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and ask for his " latest works "-or ask about them. Better go home and bring forth, out of things new or old, another “latest,” if he would be read and remembered for a season.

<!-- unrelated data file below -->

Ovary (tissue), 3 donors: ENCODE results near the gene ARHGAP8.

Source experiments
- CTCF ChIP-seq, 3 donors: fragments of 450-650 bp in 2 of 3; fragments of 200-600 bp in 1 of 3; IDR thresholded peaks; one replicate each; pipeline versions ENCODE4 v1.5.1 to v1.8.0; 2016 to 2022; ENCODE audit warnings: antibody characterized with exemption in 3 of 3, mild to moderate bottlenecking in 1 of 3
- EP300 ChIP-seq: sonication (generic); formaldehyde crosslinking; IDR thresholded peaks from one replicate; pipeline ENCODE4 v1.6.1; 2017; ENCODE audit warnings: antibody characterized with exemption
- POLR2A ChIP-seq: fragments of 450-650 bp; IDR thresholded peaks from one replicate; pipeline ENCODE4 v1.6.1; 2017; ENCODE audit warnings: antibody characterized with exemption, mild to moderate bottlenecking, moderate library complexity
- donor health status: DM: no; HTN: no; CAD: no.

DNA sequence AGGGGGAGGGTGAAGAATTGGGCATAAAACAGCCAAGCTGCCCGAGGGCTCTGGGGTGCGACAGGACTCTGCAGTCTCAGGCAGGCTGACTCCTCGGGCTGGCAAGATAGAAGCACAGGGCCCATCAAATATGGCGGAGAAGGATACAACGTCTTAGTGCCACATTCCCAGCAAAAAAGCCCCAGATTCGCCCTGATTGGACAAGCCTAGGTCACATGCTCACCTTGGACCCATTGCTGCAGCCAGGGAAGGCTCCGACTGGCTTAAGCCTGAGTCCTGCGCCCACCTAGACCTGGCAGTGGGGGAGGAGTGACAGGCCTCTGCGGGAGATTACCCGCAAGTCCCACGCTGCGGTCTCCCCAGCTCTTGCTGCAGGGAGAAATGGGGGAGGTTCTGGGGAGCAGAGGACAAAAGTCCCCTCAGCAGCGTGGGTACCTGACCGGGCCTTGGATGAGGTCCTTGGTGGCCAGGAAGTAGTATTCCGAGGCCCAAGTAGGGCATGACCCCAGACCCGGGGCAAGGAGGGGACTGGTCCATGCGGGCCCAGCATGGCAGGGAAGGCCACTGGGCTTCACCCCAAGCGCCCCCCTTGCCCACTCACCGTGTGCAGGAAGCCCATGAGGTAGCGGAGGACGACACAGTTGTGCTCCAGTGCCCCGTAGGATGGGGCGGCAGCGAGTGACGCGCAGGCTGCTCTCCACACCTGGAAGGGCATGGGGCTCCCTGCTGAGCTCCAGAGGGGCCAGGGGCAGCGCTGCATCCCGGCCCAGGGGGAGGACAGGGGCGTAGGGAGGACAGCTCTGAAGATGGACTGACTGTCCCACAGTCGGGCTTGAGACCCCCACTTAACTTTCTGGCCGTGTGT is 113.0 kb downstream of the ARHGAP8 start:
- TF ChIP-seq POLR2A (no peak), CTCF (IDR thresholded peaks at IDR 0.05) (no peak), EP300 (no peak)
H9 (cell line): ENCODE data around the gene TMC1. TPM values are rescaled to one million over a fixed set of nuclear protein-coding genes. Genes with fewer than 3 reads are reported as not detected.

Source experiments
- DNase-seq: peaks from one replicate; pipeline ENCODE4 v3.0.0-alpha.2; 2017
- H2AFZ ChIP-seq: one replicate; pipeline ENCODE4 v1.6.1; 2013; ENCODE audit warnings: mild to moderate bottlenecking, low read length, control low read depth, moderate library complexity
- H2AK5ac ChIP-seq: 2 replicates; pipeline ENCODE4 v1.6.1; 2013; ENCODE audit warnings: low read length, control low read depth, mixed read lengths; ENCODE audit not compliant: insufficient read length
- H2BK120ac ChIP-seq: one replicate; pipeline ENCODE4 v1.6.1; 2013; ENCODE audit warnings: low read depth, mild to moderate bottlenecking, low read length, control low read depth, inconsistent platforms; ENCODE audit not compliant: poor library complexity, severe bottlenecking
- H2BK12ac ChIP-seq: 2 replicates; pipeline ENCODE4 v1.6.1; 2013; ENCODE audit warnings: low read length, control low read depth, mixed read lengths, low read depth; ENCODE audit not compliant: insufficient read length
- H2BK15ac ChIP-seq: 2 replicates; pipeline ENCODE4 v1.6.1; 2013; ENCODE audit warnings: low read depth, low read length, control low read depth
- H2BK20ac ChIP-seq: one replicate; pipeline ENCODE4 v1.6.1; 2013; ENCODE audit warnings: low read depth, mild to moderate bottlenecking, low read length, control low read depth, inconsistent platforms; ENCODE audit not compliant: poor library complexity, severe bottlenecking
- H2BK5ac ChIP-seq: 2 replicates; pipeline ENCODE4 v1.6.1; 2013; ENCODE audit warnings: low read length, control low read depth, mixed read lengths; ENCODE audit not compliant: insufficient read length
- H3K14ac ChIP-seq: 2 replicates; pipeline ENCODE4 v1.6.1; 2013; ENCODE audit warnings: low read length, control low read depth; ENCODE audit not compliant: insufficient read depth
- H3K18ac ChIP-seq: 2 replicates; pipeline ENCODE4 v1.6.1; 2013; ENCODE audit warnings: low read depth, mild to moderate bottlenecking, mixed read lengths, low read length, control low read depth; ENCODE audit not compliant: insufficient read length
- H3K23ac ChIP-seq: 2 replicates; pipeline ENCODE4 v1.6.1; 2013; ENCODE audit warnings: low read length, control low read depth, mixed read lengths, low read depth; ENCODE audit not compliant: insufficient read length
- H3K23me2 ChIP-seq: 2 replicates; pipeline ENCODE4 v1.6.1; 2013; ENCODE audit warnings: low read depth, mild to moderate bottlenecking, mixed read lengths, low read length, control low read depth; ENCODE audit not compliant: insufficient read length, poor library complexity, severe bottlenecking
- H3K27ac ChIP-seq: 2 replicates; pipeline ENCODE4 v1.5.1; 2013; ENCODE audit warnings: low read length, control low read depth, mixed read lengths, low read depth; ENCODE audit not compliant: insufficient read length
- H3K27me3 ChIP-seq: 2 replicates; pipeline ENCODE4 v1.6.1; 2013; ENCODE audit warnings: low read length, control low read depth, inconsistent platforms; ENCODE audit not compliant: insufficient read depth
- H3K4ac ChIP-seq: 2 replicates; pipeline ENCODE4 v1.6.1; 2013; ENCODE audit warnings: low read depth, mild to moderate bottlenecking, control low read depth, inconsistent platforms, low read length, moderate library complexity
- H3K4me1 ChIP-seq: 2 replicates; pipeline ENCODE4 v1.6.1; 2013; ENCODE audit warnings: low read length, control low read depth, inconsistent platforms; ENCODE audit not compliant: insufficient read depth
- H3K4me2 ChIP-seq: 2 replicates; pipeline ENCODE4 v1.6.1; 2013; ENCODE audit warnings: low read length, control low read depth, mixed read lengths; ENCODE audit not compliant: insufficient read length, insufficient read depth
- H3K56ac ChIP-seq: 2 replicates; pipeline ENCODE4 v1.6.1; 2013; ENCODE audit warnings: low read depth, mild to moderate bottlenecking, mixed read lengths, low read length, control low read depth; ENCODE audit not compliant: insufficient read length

So, again, in regard to controversies, and the discussion of doctrines. “Of these we have had enough,” we are continually saying and hearing “ There is no need of anything more on the Trinity, Calvinism, Unitarianism, and all that. Every body has heard and read of these matters to satiety, to weariness." Deeply, at times, can we sympathise with such confession. Inwardly do we groan, whenever we first hear of a new book on the “ Points.” And if perchance we find ourselves constrained to write on them, it is with the feeling that we either owe an apology or deserve a reward. Yet after all, the thing must be done, and done again and again—" line upon line, line upon line." It is necessary because of forgetfulness, it is necessary because of ignorance, it is necessary from the changes taking place in every community and society, and the rapid accession of the young to fill the places of their fathers. Do we not overrate the familiarity of the people with matters of doctrine ? In other matters, on many topics, we underrate their intelligence. But in these, which are in great part, matters of fact and history, the distinctive opinions of different sects, the proper grounds of our own opinions, the “reason of the hope that is in us," the use that is made and the use that should be made of scripture-proofs, the ready power of explaining, defending, exposing, and refuting-in regard to all these, we are persuaded it is needful to give instruction often and freely, to give the first principles, to take little for granted, but to store and replenish the minds, especially of the young, with accurate and various knowledge. True, they may not desire this kind of knowledge, and you, as a teacher or counsellor, may not think it important. In that you and they, and all, will of course judge for themselves. But that some of this knowledge is needed by all, that many need it deplorably, that many hunger for it, that some are perplexed and hindered from the want of it, some mortified by their ignorance and defeat when assailed, and some drawn away from the faith, if not from all lively interest in religion—we know. Are we not concerned ? Are none accountable ?